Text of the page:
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National Electoral Board of Ethiopia faces difficult time with opposition parties as election nears

 

Ethiopia’s main opposition parties are having a tumultuous relationship with the National Electoral Board of Ethiopia (NEBE) in the run up to the 24 May 2015 general elections. This has led to some of the opposition parties saying they will not take part in the vote, citing unfair playing ground.

On January 6, 2015 NEBE wrote a letter to Blue party, demanding an apology for engaging on ‘unconstructive behavior’ since the day of its establishment. In a letter sent back to the board on January 12, 2015, the Blue party rejected NEBE’s demand for apology calling it ‘illegal’, and further to accuse the Board of ‘intentionally accusing’ the party. Unity for Democracy and Justice Party (UDJ) and All Ethiopian Unity Party (AEUP) have received various warnings at different times from NEBE, asking them to fix their internal ‘problems.’

However, UDJ and AEUP have accused the Board of interfering in their respective internal matters and working to exclude them from the upcoming national election. AEUP was particularly unhappy with NEBE’s recent call for the party to conduct a third general members meeting to fix alleged internal problems, with the Party’s President Mamushet Amare saying NEBE had a mission “to exclude AEUP from the election.” UDJ’s public relations head Asrat Tase has also accused ‘NEBE of having a mission to destroy’ his party.

It is not only alleged interference with internal matters that the opposition parties have a grudge to pick with NEBE. They have termed the public observers’ election process as ‘unfair,’ having taken place without their proper observation “due to NEBE’s “‘deliberate’ action to favor the ruling Ethiopian Peoples’ Revolutionary Democratic Force (EPRDF).”

The public observers’ election took place on December 21, 2014 and a day after, the nine opposition parties’ partnership that includes Blue party and AEUP, accused the ruling EPRDF of interfering with NEBE’s work. In a press statement issued on January 3, 2015, the Ethiopian Federal Democratic Unity Forum (Medrek), a coalition of four opposition parties, called for the cancellation and re-election of public observers. “The public observers election was not publicized to the public so that the public could vote” Merera Gudina (PhD), Medrek’s head of external affairs, said.

This bumpy relationship between NEBE and prominent opposition parties has led to some of them saying they are not sure whether to take part on the actual election date on May 24, 2015. According to a local newspaper Addis-Admas, Blue Party, AEUP and the Medrek coalition said the political space is still very tight, and demanded the government to make it free and fair election to take place. If this does not happen, they threatened to withdraw from the actual election date.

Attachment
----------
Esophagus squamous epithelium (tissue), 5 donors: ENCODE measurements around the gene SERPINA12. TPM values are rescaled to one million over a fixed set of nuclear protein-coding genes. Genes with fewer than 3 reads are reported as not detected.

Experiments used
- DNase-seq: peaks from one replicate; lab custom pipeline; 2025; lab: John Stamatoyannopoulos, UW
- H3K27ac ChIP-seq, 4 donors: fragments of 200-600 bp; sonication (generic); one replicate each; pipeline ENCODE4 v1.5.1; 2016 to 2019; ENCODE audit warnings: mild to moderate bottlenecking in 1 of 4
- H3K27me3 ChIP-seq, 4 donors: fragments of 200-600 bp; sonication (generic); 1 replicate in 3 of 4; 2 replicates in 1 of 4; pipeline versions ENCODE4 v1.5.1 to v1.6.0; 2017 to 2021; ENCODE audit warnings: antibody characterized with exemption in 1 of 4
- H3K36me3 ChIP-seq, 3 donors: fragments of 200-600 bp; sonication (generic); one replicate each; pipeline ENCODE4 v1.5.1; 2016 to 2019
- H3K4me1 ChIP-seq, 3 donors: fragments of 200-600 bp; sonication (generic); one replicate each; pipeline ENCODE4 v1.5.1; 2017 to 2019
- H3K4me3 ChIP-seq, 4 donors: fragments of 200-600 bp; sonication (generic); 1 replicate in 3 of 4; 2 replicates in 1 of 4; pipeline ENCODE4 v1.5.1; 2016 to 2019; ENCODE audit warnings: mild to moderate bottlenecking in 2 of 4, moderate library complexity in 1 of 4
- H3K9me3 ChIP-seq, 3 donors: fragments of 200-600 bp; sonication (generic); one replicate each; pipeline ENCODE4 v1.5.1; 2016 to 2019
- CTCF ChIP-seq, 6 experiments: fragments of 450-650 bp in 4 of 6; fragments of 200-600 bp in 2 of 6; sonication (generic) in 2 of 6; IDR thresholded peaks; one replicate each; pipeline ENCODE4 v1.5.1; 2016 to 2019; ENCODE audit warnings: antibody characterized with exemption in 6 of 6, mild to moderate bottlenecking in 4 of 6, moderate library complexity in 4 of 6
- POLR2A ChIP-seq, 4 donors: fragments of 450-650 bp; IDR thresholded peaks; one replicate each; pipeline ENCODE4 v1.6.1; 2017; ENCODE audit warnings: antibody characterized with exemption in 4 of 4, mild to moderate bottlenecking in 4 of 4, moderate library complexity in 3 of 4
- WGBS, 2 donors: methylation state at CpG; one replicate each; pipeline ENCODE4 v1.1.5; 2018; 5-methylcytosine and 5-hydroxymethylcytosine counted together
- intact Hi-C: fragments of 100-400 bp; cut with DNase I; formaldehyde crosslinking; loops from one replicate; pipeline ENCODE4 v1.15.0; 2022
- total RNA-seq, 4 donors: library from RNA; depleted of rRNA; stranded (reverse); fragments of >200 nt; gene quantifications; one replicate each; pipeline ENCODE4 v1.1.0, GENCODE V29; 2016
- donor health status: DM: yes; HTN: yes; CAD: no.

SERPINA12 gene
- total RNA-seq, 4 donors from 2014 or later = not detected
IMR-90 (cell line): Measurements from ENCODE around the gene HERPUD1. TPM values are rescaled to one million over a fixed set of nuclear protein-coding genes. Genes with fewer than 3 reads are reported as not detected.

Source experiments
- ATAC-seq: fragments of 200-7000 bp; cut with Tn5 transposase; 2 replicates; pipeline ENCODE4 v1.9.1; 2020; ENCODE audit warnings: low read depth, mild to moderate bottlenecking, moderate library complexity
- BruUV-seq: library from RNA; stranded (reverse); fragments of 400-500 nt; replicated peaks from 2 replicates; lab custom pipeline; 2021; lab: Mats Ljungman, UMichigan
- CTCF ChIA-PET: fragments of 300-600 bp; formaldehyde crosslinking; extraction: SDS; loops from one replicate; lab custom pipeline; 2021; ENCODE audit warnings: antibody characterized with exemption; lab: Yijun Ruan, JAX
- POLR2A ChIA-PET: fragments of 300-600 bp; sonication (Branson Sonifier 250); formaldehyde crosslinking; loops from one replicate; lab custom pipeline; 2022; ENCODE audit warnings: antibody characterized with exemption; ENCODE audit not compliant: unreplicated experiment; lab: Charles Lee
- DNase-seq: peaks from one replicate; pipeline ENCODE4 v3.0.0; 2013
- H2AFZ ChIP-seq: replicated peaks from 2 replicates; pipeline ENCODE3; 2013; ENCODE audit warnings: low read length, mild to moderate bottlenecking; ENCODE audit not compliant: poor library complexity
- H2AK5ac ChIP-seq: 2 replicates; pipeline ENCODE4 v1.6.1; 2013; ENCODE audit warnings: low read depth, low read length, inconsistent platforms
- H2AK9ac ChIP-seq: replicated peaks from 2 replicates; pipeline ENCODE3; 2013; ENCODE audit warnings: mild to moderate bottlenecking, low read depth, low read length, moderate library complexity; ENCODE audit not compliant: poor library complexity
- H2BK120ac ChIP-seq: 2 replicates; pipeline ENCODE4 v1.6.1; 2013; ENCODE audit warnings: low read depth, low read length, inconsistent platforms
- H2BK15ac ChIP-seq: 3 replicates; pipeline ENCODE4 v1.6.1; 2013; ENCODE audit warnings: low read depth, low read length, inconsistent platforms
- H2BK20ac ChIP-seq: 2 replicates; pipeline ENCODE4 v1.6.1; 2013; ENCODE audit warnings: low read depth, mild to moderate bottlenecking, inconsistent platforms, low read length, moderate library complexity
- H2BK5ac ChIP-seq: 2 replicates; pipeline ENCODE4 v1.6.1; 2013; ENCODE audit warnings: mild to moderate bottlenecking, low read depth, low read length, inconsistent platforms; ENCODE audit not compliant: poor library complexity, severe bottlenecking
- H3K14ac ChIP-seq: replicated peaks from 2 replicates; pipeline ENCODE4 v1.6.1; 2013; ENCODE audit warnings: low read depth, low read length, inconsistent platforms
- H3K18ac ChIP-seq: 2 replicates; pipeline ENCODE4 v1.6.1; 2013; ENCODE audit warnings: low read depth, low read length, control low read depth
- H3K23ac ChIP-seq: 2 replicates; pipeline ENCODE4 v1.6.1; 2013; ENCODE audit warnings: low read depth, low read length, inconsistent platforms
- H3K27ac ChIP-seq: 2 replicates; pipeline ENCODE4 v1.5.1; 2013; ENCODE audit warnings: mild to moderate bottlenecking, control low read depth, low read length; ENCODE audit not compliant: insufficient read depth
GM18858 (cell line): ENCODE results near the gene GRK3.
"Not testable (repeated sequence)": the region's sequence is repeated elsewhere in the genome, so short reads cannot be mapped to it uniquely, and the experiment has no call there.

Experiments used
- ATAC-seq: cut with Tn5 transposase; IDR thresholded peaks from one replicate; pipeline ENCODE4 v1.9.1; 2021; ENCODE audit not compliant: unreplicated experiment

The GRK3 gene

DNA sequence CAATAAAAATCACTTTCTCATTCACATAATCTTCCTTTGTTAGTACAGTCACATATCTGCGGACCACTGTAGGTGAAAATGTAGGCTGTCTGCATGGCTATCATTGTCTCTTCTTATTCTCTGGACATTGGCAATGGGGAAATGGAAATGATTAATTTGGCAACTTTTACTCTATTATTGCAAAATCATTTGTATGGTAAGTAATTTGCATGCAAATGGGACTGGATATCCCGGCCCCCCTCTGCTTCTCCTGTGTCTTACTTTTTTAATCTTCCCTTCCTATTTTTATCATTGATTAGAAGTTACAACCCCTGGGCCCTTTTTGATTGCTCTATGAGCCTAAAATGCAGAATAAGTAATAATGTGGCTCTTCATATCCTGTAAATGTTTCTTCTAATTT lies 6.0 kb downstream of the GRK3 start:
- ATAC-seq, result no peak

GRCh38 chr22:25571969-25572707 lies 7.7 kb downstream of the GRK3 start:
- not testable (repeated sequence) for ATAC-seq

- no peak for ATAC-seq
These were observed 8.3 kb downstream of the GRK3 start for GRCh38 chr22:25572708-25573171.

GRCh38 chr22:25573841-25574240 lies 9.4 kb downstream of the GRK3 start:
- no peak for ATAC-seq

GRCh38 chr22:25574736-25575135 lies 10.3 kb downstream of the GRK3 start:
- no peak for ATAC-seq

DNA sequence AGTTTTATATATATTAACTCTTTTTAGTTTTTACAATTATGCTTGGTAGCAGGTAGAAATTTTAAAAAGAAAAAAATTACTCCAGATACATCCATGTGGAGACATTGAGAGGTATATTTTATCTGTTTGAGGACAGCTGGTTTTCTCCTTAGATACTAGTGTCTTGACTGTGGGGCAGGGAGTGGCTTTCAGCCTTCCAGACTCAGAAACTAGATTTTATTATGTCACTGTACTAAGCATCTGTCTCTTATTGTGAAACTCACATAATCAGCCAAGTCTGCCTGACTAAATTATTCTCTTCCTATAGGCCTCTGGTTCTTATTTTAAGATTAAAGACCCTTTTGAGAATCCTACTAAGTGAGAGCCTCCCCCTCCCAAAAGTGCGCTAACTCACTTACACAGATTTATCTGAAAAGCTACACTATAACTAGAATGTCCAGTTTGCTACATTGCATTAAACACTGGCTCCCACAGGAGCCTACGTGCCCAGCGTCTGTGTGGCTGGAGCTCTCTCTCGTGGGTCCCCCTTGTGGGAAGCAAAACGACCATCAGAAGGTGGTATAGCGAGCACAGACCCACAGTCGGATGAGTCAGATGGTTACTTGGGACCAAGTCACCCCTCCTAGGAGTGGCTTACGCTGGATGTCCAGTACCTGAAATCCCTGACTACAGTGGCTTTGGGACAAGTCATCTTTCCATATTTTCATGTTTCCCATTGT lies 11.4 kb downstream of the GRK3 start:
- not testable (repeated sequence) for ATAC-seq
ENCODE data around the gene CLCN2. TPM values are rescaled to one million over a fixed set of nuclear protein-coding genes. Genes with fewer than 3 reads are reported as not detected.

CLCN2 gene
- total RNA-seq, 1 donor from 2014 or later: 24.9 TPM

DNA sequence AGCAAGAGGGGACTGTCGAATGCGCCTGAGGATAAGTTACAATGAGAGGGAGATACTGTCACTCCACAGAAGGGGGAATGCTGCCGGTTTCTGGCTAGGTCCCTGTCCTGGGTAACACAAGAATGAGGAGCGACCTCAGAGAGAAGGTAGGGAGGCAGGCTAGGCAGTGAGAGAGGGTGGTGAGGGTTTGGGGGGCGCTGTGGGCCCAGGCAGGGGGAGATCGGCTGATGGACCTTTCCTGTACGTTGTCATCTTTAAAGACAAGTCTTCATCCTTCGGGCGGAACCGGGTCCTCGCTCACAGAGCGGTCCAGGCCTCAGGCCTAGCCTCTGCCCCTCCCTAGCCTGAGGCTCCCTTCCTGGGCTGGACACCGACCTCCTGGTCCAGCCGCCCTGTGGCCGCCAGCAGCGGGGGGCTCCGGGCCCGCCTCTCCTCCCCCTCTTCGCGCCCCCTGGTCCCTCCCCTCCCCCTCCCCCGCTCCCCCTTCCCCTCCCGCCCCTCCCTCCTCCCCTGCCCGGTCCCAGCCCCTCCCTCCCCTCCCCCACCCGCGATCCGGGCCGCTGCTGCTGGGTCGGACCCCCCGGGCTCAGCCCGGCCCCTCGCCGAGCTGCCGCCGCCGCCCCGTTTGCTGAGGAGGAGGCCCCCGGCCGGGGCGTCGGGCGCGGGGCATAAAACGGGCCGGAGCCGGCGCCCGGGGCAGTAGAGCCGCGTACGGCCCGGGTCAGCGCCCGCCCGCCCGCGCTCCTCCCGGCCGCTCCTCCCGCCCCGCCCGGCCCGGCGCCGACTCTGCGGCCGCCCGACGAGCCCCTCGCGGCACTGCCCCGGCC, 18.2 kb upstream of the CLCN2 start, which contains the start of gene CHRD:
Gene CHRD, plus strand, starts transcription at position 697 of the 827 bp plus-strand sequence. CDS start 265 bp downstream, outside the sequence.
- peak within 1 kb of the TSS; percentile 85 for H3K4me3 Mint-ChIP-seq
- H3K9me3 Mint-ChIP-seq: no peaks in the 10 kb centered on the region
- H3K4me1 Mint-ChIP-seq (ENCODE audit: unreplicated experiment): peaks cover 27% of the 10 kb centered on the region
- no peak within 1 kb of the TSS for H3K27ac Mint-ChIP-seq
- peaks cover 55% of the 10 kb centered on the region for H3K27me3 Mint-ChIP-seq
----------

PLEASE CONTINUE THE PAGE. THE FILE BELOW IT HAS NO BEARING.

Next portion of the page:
However, Ethiopian Prime Minister Hailemariam Dessalegne has called for collaborated participation of all parties towards the success of the 2015 national election. In a press release to local journalists issued on December 24, 2014, he characterized opposition parties to three groups: parties that fully, partially, and never respect the rules and regulations of the country.

In countries like Ethiopia where, the government and ruling party’s role in governance is not clearly distinguished, the PM’s characterization of opposition parties and his pledge to punish some pose concern among the prominent opposition parties that the government would aggressively act against them to the best interest of the ruling party. On January 16,2015, UDJ claimed EPRDF had reached at ‘an internal consensus’ to impose systematic obstacles on the party in order to exclude it from taking part on the election process.

Contrarily, EPRDF posted a status update on its official Facebook page on January 10, 2015 saying that the ruling party will play its role to make the upcoming election process ‘peaceful, democratic, fair, free and credible to the public’. The Government Communications Affairs Office (GCAO) also told local press on January 15, 2015 that the government is already engaged to make sure the upcoming election process is peaceful, fair and credible in the eyes of everyone. Deputy Minister Ewnetu Blata said international standard election regulations are set to make sure this year’s election is peaceful and fair.

Nevertheless, conflict between NEBE, prominent opposition parties and the ruling party is expected to reach its climax as the actual election date approaches.